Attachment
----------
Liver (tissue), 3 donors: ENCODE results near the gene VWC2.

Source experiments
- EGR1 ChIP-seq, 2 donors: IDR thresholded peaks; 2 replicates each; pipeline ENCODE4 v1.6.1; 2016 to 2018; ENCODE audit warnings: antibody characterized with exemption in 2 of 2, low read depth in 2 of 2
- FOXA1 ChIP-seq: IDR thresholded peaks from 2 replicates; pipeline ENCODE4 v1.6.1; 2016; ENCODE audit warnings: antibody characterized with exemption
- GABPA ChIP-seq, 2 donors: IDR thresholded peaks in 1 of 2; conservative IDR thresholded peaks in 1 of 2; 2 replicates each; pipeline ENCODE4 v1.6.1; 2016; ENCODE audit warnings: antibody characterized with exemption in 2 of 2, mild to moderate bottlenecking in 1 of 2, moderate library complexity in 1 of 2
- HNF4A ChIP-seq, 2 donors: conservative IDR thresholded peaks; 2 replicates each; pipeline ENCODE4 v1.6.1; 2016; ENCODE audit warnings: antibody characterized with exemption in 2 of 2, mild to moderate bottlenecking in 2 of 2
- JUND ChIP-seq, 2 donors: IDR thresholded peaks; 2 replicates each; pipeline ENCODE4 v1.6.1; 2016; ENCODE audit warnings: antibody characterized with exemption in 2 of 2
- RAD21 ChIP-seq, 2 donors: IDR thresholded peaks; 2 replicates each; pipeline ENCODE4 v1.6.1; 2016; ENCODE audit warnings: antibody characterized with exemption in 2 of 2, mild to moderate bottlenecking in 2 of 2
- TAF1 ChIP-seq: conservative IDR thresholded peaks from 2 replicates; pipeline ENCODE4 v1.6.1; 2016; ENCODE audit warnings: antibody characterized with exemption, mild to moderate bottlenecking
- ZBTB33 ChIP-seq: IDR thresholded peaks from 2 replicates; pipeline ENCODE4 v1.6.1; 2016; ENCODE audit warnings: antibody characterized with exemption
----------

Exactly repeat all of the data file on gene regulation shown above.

Liver (tissue), 3 donors: ENCODE results near the gene VWC2.

Source experiments
- EGR1 ChIP-seq, 2 donors: IDR thresholded peaks; 2 replicates each; pipeline ENCODE4 v1.6.1; 2016 to 2018; ENCODE audit warnings: antibody characterized with exemption in 2 of 2, low read depth in 2 of 2
- FOXA1 ChIP-seq: IDR thresholded peaks from 2 replicates; pipeline ENCODE4 v1.6.1; 2016; ENCODE audit warnings: antibody characterized with exemption
- GABPA ChIP-seq, 2 donors: IDR thresholded peaks in 1 of 2; conservative IDR thresholded peaks in 1 of 2; 2 replicates each; pipeline ENCODE4 v1.6.1; 2016; ENCODE audit warnings: antibody characterized with exemption in 2 of 2, mild to moderate bottlenecking in 1 of 2, moderate library complexity in 1 of 2
- HNF4A ChIP-seq, 2 donors: conservative IDR thresholded peaks; 2 replicates each; pipeline ENCODE4 v1.6.1; 2016; ENCODE audit warnings: antibody characterized with exemption in 2 of 2, mild to moderate bottlenecking in 2 of 2
- JUND ChIP-seq, 2 donors: IDR thresholded peaks; 2 replicates each; pipeline ENCODE4 v1.6.1; 2016; ENCODE audit warnings: antibody characterized with exemption in 2 of 2
- RAD21 ChIP-seq, 2 donors: IDR thresholded peaks; 2 replicates each; pipeline ENCODE4 v1.6.1; 2016; ENCODE audit warnings: antibody characterized with exemption in 2 of 2, mild to moderate bottlenecking in 2 of 2
- TAF1 ChIP-seq: conservative IDR thresholded peaks from 2 replicates; pipeline ENCODE4 v1.6.1; 2016; ENCODE audit warnings: antibody characterized with exemption, mild to moderate bottlenecking
- ZBTB33 ChIP-seq: IDR thresholded peaks from 2 replicates; pipeline ENCODE4 v1.6.1; 2016; ENCODE audit warnings: antibody characterized with exemption